Amazon fires: why ecocide must be recognised as an international crime

Simon Surtees says the burning Brazilian forest is redolent of the plot of Lord of the Flies; Stefan Simanowitz writes that it’s time ecocide joined genocide as a named crime.

Eliane Brum’s passionate attack on the Amazon clearances is well made (In the burning Amazon, all our futures are now at stake, 23 August). In William Golding’s Lord of the Flies, the war between Ralph and Jack leads to the burning of the jungle. The boys are rescued by a naval crew attracted by the smoke and flames. But it is worth noting that Golding had to be persuaded by his editor to change the ending, which was considered a bit bleak for the 1950s, when it was written. He would have been quite happy for readers to take in the consequences of their selfishness and stupidity; the destruction of the place where they live. How he must be chuckling now.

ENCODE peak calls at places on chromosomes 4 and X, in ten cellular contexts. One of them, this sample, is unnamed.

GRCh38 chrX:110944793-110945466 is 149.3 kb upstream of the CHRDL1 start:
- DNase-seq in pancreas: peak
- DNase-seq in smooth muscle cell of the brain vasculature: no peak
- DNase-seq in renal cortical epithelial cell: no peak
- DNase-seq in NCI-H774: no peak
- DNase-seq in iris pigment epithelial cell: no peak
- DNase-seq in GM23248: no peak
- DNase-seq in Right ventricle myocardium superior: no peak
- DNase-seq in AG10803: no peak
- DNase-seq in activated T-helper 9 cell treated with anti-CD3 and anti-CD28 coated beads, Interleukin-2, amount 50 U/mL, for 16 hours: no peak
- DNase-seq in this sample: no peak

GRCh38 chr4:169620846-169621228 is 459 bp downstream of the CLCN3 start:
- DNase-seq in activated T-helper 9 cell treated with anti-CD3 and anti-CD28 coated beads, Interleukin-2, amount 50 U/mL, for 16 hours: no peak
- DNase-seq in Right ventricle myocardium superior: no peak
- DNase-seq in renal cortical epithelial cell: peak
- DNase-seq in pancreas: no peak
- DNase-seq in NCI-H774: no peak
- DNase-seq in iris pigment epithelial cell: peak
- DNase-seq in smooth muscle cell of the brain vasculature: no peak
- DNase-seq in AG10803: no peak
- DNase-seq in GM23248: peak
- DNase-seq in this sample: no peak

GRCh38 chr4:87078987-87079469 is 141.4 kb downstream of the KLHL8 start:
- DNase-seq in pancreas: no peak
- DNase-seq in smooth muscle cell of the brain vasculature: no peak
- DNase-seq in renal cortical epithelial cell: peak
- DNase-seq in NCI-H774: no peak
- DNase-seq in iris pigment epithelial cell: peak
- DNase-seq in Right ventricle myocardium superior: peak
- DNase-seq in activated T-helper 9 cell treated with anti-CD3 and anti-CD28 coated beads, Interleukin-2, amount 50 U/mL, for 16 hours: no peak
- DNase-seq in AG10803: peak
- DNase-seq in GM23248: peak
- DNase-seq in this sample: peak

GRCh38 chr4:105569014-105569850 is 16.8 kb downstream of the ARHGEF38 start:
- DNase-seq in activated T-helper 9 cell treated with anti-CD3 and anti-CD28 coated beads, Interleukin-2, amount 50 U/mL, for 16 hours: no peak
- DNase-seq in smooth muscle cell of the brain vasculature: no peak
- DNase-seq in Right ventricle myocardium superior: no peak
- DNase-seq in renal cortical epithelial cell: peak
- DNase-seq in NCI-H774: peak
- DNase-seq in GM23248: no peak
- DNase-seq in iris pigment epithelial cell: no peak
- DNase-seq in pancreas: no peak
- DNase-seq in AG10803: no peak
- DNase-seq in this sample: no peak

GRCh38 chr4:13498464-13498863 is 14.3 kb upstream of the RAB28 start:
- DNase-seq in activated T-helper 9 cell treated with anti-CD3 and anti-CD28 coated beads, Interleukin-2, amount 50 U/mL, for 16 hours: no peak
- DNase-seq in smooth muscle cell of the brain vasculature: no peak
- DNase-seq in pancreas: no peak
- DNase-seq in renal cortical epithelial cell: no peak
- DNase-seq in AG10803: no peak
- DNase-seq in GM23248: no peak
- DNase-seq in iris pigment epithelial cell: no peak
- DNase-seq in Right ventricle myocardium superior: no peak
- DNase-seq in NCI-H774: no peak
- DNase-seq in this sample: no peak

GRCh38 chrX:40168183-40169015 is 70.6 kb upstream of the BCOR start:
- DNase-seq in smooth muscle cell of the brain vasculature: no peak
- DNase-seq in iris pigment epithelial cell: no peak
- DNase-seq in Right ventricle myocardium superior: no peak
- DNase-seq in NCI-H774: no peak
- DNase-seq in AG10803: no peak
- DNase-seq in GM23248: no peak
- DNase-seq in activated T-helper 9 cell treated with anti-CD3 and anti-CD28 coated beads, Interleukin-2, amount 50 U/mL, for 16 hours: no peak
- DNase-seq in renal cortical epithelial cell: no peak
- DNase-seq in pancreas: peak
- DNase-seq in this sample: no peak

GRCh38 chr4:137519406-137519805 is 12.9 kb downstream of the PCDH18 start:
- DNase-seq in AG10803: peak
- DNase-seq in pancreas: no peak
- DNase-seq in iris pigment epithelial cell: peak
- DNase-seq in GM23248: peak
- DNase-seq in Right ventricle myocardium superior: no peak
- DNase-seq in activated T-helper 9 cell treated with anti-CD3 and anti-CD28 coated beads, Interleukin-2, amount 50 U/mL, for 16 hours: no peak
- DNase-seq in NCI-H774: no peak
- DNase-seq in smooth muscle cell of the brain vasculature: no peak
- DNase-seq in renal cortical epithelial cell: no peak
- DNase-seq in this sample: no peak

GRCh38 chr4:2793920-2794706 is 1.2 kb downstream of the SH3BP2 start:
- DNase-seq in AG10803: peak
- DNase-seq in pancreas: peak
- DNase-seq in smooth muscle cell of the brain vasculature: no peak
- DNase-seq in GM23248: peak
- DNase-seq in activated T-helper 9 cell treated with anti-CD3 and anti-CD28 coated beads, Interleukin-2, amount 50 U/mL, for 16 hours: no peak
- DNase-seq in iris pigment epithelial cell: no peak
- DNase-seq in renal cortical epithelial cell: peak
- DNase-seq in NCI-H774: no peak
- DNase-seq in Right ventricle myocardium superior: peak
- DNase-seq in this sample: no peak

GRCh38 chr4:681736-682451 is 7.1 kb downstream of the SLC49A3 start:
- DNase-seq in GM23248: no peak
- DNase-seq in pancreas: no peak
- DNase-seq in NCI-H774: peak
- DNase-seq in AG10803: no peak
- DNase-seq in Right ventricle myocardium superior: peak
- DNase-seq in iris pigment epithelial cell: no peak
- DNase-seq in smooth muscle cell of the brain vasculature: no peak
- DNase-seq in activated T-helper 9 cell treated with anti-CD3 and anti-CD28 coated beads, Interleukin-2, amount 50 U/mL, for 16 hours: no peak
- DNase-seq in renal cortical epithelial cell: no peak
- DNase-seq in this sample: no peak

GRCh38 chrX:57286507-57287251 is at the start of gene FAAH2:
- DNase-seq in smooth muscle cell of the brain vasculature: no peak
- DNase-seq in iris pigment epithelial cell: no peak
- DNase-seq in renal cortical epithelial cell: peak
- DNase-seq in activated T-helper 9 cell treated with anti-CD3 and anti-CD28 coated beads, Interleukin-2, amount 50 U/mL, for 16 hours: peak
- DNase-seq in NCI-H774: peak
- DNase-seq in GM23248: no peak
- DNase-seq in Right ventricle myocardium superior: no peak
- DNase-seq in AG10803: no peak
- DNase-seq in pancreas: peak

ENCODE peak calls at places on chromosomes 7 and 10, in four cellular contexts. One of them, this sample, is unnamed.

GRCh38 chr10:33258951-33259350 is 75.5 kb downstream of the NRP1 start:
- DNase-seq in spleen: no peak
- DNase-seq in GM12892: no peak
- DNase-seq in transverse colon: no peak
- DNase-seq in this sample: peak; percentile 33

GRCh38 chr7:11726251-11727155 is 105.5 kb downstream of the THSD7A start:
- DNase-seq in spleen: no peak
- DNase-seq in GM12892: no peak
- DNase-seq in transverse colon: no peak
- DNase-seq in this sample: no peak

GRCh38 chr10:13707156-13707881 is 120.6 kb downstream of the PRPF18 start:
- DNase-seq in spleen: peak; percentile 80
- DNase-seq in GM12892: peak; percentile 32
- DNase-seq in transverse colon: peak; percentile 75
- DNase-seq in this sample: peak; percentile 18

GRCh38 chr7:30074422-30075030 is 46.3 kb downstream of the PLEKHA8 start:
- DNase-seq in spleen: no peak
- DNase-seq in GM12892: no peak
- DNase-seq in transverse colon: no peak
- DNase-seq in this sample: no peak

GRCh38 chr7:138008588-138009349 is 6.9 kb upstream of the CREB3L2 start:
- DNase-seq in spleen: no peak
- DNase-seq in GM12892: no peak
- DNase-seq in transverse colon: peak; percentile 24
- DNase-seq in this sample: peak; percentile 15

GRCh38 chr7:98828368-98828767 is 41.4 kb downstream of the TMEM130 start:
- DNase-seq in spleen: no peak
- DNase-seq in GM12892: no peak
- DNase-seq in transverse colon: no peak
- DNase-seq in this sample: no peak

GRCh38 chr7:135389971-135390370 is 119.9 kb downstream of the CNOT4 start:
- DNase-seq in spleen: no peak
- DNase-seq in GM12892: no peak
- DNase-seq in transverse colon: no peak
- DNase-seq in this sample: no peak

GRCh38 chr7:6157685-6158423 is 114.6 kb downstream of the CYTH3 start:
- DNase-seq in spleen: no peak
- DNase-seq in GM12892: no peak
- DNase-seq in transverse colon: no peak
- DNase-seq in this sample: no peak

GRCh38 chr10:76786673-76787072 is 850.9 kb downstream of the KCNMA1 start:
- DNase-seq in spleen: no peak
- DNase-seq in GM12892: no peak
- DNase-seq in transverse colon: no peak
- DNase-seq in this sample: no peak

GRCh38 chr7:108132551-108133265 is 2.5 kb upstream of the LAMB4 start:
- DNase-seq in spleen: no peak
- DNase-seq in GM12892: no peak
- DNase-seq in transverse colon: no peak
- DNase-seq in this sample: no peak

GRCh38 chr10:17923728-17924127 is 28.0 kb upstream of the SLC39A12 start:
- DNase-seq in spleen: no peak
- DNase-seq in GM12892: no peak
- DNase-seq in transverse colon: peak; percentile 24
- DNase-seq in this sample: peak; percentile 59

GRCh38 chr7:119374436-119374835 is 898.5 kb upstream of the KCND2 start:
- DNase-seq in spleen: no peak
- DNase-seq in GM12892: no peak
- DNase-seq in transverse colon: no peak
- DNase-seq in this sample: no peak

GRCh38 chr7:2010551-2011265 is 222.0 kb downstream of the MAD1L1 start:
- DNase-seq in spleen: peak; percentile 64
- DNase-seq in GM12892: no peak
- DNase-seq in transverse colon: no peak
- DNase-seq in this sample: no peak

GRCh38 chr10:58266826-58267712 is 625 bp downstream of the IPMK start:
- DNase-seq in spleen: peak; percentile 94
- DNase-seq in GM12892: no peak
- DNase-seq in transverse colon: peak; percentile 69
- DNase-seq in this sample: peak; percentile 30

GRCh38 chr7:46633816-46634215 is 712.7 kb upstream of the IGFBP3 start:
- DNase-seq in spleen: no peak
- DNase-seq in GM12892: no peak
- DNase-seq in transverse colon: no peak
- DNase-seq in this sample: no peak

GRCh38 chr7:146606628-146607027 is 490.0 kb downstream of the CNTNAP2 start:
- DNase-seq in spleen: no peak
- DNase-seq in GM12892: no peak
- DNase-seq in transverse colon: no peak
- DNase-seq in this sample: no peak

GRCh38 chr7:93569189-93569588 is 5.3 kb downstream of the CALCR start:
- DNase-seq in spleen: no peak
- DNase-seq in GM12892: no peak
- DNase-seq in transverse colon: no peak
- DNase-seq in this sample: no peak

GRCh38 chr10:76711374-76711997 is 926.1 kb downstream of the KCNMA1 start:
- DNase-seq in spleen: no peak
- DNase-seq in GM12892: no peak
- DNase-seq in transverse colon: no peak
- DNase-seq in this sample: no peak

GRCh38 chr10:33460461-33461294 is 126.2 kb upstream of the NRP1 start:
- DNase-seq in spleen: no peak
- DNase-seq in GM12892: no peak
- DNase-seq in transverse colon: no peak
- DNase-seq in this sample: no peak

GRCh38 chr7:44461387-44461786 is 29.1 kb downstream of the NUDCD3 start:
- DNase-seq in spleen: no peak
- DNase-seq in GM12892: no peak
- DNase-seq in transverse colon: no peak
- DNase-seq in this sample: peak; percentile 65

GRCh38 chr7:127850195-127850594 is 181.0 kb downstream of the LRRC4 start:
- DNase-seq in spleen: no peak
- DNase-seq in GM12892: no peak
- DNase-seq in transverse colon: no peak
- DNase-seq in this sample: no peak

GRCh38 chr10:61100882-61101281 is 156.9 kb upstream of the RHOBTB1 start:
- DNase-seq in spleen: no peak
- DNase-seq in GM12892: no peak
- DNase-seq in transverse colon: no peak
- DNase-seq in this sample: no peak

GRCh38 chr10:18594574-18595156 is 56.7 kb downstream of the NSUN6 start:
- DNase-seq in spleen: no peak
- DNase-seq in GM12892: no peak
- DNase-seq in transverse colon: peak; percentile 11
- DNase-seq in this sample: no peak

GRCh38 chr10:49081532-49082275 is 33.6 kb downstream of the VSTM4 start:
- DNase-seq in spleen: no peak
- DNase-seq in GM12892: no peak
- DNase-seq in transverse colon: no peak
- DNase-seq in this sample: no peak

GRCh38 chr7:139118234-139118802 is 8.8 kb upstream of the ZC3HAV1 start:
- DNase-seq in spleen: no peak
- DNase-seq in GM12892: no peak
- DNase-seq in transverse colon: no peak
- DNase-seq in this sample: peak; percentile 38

Simon Surtees

 In 1944, Winston Churchill described German atrocities in Russia as “a crime without a name”. Later that year, the term “genocide” was coined. Today the Amazon rainforest – the lungs of the world – is ablaze, with thousands of fires deliberately lit by land-grabbers keen to clear the forest for logging, farming and mining. This destruction, which has increased massively since Brazilian president Jair Bolsonaro’s deregulated deforestation, threatens an area that is home to about 3 million species of plants and animals and 1 million indigenous people.